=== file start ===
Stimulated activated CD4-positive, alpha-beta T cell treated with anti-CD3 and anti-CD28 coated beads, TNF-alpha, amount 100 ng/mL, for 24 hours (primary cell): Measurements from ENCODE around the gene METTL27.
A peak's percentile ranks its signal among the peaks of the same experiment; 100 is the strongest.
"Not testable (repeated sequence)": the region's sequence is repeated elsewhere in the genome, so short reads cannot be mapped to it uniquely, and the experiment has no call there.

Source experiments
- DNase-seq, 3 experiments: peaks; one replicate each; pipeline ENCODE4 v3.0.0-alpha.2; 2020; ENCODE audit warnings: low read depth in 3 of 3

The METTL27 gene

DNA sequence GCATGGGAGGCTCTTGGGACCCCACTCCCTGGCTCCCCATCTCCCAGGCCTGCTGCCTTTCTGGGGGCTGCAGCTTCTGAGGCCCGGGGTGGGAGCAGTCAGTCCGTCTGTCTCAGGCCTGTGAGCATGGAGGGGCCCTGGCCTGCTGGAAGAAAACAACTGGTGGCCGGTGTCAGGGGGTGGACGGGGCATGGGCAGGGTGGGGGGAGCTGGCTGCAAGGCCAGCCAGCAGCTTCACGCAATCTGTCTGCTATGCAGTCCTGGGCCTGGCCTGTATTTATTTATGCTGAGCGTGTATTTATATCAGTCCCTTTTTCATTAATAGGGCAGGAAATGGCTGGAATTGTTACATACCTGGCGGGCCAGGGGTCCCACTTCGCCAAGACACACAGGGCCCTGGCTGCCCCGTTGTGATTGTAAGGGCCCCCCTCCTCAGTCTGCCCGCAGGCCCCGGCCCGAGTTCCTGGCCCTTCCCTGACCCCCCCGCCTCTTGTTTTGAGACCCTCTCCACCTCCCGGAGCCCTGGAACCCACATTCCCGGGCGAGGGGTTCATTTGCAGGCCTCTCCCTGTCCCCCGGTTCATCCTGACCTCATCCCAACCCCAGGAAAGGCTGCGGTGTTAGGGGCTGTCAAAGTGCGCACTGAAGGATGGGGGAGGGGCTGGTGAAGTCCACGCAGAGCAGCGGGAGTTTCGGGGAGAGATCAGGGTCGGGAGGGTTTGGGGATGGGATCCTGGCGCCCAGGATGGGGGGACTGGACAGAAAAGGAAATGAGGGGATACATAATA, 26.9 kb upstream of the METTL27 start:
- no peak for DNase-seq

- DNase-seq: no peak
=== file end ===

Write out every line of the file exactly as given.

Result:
Stimulated activated CD4-positive, alpha-beta T cell treated with anti-CD3 and anti-CD28 coated beads, TNF-alpha, amount 100 ng/mL, for 24 hours (primary cell): Measurements from ENCODE around the gene METTL27.
A peak's percentile ranks its signal among the peaks of the same experiment; 100 is the strongest.
"Not testable (repeated sequence)": the region's sequence is repeated elsewhere in the genome, so short reads cannot be mapped to it uniquely, and the experiment has no call there.

Source experiments
- DNase-seq, 3 experiments: peaks; one replicate each; pipeline ENCODE4 v3.0.0-alpha.2; 2020; ENCODE audit warnings: low read depth in 3 of 3

The METTL27 gene

DNA sequence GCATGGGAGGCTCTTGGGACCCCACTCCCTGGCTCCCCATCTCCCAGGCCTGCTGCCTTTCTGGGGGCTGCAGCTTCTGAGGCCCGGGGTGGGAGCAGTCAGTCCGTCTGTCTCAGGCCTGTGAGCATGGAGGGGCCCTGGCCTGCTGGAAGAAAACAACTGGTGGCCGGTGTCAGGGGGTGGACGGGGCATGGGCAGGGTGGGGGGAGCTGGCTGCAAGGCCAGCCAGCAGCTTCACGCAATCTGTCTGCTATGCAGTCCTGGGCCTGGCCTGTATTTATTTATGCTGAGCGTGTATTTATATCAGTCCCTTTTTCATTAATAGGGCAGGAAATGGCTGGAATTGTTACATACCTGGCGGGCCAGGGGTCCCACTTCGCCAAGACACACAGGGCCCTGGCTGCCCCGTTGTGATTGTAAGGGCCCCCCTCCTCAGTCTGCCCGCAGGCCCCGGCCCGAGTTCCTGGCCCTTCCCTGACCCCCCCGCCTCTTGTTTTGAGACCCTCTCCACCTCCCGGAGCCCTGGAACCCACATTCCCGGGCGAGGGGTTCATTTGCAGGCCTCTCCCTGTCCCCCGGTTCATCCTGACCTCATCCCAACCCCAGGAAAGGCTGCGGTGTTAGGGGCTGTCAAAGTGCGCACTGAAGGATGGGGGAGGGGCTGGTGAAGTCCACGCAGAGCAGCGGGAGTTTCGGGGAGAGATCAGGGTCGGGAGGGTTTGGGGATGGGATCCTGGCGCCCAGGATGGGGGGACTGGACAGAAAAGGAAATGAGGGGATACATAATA, 26.9 kb upstream of the METTL27 start:
- no peak for DNase-seq

- DNase-seq: no peak